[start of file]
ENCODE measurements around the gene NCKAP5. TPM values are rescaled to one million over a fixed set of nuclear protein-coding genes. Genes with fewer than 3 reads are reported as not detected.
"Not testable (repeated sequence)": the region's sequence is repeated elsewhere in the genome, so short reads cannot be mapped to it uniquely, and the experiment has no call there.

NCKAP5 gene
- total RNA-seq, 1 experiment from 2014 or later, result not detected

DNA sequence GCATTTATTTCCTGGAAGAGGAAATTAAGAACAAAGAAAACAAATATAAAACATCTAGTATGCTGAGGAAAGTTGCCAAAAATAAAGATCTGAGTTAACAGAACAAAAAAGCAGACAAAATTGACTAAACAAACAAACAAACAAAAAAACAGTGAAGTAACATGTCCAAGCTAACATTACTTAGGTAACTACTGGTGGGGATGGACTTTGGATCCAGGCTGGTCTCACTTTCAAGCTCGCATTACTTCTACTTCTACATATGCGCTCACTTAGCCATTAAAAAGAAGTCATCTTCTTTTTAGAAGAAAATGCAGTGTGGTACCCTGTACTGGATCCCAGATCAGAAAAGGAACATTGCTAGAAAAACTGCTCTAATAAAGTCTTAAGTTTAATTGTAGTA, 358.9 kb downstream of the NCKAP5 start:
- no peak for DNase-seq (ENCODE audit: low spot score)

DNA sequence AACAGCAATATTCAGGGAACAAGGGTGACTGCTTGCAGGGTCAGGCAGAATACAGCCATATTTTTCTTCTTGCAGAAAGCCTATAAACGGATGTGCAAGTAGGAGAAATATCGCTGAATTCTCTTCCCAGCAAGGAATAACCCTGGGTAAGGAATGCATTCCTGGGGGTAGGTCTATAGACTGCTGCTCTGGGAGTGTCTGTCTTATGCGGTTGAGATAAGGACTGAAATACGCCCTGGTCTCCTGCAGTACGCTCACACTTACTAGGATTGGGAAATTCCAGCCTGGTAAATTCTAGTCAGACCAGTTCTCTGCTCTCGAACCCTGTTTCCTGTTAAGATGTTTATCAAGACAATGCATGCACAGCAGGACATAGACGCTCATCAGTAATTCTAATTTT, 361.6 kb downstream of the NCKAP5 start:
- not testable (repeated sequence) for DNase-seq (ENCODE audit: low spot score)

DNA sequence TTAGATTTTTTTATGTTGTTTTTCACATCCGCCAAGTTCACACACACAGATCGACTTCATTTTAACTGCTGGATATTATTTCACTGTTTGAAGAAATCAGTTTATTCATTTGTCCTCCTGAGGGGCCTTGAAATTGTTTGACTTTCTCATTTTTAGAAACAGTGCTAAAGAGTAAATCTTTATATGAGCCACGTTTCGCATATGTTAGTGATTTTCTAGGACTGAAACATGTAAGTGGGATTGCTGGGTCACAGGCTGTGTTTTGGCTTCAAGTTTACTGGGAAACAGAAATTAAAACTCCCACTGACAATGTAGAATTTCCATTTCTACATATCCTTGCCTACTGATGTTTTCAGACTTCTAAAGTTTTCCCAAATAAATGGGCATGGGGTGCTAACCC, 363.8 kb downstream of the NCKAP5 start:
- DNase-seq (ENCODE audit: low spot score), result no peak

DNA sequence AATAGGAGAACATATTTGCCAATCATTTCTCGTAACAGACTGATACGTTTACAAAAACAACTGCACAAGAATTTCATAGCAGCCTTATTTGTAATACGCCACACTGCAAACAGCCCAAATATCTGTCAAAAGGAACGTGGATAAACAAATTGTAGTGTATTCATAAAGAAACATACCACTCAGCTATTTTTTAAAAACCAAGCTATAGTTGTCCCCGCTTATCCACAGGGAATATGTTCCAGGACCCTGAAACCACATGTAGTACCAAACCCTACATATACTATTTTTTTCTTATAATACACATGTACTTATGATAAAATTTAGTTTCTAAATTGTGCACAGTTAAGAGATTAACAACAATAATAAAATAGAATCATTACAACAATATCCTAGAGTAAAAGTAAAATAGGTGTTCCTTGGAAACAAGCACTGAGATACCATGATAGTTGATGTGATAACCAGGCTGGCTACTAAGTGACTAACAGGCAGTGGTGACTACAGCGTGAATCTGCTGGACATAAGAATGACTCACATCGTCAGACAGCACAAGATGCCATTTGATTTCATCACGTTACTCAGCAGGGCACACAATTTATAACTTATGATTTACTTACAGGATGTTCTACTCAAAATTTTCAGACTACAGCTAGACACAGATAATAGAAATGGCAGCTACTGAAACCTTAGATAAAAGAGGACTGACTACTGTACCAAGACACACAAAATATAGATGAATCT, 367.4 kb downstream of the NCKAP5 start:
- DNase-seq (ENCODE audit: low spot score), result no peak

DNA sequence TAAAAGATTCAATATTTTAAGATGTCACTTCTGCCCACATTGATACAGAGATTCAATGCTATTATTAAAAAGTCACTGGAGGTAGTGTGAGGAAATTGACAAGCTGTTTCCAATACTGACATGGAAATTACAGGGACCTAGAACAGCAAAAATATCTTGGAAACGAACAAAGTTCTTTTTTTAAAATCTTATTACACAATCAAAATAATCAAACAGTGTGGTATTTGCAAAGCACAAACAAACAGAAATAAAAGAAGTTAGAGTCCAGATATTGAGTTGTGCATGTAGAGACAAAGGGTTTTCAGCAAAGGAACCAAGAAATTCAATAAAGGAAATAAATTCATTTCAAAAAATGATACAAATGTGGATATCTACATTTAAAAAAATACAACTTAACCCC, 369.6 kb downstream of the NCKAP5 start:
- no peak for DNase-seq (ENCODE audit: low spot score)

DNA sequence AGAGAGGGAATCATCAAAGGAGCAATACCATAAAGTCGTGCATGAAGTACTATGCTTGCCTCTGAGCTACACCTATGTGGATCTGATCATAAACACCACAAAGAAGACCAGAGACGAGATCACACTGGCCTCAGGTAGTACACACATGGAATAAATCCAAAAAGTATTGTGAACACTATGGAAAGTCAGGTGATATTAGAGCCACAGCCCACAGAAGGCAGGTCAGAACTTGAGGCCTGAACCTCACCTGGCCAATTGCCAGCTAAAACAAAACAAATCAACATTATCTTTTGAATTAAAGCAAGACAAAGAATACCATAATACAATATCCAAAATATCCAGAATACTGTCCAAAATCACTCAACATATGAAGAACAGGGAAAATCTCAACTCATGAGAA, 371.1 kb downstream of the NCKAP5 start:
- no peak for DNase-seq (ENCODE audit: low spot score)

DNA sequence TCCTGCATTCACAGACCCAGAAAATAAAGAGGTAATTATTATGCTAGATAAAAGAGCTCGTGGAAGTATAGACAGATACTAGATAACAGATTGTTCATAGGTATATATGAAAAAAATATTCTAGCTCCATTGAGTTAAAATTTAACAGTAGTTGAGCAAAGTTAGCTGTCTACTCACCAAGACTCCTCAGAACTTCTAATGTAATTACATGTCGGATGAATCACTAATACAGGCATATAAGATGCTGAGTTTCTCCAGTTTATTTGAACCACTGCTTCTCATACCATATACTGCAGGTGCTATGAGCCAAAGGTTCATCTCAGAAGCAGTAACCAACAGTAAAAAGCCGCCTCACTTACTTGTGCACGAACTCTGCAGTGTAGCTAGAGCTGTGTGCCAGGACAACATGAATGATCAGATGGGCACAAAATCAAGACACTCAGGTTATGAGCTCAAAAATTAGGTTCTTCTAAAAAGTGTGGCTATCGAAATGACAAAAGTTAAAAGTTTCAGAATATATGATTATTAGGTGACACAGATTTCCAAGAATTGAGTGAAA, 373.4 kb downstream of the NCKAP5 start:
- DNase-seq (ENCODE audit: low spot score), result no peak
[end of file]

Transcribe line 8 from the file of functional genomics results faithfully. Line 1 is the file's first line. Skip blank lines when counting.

- not testable (repeated sequence) for DNase-seq (ENCODE audit: low spot score)